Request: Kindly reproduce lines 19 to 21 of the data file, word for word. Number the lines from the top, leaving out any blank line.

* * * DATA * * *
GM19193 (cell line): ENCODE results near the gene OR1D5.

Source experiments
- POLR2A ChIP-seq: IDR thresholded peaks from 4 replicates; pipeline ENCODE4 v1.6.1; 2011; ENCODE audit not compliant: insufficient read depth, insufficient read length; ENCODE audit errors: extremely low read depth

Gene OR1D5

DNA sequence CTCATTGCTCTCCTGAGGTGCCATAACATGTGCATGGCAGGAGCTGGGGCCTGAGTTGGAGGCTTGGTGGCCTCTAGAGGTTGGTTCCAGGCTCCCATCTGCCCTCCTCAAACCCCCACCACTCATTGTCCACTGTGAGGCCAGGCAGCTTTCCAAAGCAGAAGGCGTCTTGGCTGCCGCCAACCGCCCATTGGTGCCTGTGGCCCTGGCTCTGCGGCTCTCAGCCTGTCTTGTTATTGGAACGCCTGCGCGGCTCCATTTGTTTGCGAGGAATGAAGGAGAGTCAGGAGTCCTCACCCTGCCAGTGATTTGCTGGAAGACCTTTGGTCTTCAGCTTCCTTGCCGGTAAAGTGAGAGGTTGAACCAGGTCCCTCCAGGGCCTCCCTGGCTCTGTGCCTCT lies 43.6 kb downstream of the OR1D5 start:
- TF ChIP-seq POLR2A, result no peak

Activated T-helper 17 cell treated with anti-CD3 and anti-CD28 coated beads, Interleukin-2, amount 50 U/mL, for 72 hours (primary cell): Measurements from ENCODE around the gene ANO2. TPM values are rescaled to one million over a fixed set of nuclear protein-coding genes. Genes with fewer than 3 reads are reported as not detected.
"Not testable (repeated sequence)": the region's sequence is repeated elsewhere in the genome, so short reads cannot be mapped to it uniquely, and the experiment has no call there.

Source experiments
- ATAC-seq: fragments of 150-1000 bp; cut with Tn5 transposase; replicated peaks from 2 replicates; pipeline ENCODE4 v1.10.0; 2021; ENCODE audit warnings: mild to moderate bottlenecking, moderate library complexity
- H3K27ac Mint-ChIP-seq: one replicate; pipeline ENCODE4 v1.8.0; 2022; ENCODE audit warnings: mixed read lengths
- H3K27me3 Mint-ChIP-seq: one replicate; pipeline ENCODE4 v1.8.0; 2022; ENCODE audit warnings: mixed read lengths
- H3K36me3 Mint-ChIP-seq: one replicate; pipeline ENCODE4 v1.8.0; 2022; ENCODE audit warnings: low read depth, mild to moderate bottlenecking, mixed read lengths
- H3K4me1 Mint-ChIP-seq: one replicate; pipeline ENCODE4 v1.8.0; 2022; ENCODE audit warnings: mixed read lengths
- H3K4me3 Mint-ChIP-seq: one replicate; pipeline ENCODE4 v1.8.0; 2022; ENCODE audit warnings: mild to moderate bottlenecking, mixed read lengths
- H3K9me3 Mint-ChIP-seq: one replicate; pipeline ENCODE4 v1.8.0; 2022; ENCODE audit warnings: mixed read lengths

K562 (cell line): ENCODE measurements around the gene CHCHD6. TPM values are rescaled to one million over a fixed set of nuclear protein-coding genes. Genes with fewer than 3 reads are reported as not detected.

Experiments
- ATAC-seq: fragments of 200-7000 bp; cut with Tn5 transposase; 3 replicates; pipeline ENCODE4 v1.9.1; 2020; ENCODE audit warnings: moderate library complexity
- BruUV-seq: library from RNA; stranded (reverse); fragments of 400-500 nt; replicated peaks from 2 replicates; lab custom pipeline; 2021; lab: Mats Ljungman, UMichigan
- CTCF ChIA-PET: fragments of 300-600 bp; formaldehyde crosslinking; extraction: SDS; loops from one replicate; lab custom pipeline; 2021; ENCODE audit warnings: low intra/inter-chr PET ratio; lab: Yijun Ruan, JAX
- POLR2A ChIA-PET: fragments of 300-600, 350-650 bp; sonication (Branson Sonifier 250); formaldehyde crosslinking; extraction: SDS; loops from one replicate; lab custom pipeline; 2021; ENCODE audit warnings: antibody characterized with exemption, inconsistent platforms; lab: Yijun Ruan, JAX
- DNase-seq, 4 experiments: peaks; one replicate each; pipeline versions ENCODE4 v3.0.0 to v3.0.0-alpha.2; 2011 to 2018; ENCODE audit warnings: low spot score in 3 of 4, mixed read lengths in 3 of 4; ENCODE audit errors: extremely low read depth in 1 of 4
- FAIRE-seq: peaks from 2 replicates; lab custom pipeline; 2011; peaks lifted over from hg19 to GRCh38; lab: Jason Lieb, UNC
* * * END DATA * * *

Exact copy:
- ATAC-seq: fragments of 200-7000 bp; cut with Tn5 transposase; 3 replicates; pipeline ENCODE4 v1.9.1; 2020; ENCODE audit warnings: moderate library complexity
- BruUV-seq: library from RNA; stranded (reverse); fragments of 400-500 nt; replicated peaks from 2 replicates; lab custom pipeline; 2021; lab: Mats Ljungman, UMichigan
- CTCF ChIA-PET: fragments of 300-600 bp; formaldehyde crosslinking; extraction: SDS; loops from one replicate; lab custom pipeline; 2021; ENCODE audit warnings: low intra/inter-chr PET ratio; lab: Yijun Ruan, JAX